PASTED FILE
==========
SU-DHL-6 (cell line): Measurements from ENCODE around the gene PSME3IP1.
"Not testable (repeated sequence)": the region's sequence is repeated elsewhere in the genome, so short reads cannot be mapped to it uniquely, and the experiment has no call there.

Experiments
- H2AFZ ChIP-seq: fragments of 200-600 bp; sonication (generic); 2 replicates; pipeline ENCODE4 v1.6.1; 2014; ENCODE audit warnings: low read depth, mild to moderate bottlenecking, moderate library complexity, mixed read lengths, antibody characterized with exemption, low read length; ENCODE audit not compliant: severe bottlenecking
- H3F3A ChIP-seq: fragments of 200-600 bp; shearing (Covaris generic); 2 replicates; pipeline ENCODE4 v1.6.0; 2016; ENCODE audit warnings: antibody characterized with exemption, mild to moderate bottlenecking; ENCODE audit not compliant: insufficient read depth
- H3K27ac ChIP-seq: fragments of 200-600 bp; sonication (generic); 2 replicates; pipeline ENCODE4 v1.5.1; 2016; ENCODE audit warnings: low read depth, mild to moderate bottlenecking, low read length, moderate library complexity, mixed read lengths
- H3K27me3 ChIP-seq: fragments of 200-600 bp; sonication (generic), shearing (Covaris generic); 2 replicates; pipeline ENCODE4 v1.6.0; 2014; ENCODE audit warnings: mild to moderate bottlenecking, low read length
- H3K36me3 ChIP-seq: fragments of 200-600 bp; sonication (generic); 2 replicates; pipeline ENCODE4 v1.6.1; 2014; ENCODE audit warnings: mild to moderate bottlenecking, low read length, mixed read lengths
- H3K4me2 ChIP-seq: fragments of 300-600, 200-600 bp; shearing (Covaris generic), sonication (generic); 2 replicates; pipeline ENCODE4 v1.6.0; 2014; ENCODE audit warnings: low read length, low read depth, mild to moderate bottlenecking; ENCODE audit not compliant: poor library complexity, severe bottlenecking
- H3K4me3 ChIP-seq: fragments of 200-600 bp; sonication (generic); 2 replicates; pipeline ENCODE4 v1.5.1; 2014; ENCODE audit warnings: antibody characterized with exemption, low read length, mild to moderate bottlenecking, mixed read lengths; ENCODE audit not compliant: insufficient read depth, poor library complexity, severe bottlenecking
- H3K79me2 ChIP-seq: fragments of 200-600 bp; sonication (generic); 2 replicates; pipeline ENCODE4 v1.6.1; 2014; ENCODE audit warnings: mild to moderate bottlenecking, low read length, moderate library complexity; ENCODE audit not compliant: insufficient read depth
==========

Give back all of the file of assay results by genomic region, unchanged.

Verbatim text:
SU-DHL-6 (cell line): Measurements from ENCODE around the gene PSME3IP1.
"Not testable (repeated sequence)": the region's sequence is repeated elsewhere in the genome, so short reads cannot be mapped to it uniquely, and the experiment has no call there.

Experiments
- H2AFZ ChIP-seq: fragments of 200-600 bp; sonication (generic); 2 replicates; pipeline ENCODE4 v1.6.1; 2014; ENCODE audit warnings: low read depth, mild to moderate bottlenecking, moderate library complexity, mixed read lengths, antibody characterized with exemption, low read length; ENCODE audit not compliant: severe bottlenecking
- H3F3A ChIP-seq: fragments of 200-600 bp; shearing (Covaris generic); 2 replicates; pipeline ENCODE4 v1.6.0; 2016; ENCODE audit warnings: antibody characterized with exemption, mild to moderate bottlenecking; ENCODE audit not compliant: insufficient read depth
- H3K27ac ChIP-seq: fragments of 200-600 bp; sonication (generic); 2 replicates; pipeline ENCODE4 v1.5.1; 2016; ENCODE audit warnings: low read depth, mild to moderate bottlenecking, low read length, moderate library complexity, mixed read lengths
- H3K27me3 ChIP-seq: fragments of 200-600 bp; sonication (generic), shearing (Covaris generic); 2 replicates; pipeline ENCODE4 v1.6.0; 2014; ENCODE audit warnings: mild to moderate bottlenecking, low read length
- H3K36me3 ChIP-seq: fragments of 200-600 bp; sonication (generic); 2 replicates; pipeline ENCODE4 v1.6.1; 2014; ENCODE audit warnings: mild to moderate bottlenecking, low read length, mixed read lengths
- H3K4me2 ChIP-seq: fragments of 300-600, 200-600 bp; shearing (Covaris generic), sonication (generic); 2 replicates; pipeline ENCODE4 v1.6.0; 2014; ENCODE audit warnings: low read length, low read depth, mild to moderate bottlenecking; ENCODE audit not compliant: poor library complexity, severe bottlenecking
- H3K4me3 ChIP-seq: fragments of 200-600 bp; sonication (generic); 2 replicates; pipeline ENCODE4 v1.5.1; 2014; ENCODE audit warnings: antibody characterized with exemption, low read length, mild to moderate bottlenecking, mixed read lengths; ENCODE audit not compliant: insufficient read depth, poor library complexity, severe bottlenecking
- H3K79me2 ChIP-seq: fragments of 200-600 bp; sonication (generic); 2 replicates; pipeline ENCODE4 v1.6.1; 2014; ENCODE audit warnings: mild to moderate bottlenecking, low read length, moderate library complexity; ENCODE audit not compliant: insufficient read depth